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Helping patients to help themselves: the future for management of ulcerative colitis?
  1. P Moayyedi
  1. Gastroenterology Unit, City Hospital NHS Trust, Dudley Rd, Birmingham B18 7QH, UK;

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Guided self management of ulcerative colitis with follow up on request, compared with traditional management, accelerates treatment provision, reduces visits to specialists and general practitioners, and does not increase morbidity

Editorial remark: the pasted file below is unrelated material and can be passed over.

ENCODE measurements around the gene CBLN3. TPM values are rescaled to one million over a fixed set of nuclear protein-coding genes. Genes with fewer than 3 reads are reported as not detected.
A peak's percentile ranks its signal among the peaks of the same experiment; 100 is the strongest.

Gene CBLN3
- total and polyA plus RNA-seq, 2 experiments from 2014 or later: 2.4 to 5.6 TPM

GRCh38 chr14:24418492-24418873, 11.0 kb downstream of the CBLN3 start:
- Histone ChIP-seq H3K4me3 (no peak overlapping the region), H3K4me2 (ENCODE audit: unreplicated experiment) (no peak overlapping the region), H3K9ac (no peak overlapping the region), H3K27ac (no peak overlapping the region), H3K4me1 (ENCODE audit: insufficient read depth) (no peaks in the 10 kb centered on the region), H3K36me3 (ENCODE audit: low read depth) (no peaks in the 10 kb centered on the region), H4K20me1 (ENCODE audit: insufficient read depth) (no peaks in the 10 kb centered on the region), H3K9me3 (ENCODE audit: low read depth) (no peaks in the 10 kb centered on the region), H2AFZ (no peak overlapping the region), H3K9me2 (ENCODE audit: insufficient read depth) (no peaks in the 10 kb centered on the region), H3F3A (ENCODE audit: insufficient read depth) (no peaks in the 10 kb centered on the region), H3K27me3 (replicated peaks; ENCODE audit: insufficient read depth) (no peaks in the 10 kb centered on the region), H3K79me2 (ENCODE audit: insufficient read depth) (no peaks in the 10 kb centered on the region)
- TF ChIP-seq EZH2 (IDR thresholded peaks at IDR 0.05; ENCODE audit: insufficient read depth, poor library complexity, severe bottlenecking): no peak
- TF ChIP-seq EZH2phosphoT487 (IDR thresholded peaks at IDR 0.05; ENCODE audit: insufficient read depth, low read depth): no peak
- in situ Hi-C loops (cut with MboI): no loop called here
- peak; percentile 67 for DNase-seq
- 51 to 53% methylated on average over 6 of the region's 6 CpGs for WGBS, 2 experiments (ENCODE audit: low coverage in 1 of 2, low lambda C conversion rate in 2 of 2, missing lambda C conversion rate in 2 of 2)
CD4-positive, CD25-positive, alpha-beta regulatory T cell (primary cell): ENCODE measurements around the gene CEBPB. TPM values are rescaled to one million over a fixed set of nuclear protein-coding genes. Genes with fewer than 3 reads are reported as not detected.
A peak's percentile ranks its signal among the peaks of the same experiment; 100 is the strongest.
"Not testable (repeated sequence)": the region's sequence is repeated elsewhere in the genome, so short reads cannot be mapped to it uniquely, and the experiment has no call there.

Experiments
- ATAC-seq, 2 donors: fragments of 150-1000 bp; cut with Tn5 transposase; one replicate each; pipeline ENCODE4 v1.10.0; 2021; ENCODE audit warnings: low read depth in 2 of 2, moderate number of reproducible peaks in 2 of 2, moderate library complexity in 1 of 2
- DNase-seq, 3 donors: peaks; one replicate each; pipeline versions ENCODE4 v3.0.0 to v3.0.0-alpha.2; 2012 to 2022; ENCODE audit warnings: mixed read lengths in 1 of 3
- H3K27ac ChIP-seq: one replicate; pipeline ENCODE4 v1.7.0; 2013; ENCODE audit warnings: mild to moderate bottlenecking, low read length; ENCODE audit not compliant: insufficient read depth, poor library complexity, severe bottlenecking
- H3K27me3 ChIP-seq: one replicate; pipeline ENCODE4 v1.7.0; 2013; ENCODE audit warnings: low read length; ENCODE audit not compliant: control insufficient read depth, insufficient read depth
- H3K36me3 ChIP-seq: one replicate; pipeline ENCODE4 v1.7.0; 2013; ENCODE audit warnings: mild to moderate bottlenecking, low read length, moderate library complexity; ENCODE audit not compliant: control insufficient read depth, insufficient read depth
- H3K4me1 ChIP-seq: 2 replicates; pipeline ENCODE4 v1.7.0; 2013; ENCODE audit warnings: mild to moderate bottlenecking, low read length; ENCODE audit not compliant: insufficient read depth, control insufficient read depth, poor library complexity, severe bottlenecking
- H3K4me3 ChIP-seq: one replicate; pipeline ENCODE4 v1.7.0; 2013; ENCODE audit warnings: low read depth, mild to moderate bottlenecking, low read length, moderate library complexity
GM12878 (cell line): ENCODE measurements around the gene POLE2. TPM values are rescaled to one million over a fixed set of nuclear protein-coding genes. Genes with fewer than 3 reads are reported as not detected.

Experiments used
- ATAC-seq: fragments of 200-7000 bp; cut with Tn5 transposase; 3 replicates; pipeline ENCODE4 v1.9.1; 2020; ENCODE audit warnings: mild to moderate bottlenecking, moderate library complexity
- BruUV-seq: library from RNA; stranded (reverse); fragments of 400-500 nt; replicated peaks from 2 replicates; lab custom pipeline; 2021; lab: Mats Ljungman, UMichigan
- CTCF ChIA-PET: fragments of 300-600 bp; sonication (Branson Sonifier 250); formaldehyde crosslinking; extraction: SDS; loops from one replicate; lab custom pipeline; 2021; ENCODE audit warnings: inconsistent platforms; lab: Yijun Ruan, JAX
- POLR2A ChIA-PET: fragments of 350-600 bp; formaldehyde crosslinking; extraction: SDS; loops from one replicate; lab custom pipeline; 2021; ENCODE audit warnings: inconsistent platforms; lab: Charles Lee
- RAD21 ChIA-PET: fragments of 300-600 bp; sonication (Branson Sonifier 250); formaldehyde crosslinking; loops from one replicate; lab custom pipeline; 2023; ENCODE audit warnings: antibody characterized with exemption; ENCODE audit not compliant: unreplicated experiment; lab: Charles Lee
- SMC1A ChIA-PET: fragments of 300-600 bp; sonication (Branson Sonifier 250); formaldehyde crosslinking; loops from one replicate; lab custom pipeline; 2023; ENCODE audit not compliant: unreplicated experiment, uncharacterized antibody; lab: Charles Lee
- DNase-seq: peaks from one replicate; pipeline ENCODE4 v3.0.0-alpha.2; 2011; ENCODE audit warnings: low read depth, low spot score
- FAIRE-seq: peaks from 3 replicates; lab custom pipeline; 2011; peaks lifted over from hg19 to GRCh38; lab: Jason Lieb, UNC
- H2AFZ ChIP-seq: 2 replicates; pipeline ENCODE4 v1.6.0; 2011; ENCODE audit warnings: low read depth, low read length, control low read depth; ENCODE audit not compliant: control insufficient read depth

Ivan Illich believes that “the medical establishment has become a major threat to health”.1 He reasons that the rise of modern medicine has encouraged a culture of dependency on the medical establishment rather than promoting self caring approaches to illness. This extreme viewpoint has a surprising number of supporters,2 perhaps because it contains a grain of truth. Clinicians can be paternalistic and often set up services with little regard to patient preferences or whether this is the most cost effective method of delivering health care.3 It is therefore refreshing to read the paper by Robinson et al comparing guided self management with usual care for ulcerative colitis (UC) patients in a randomised controlled trial.4 Patients were more satisfied with guided self management, and patients with relapses took steroids earlier. There was also a statistically non-significant trend for relapses to be of shorter duration. The results seem compelling, so should there be widespread implementation of this management strategy for UC?

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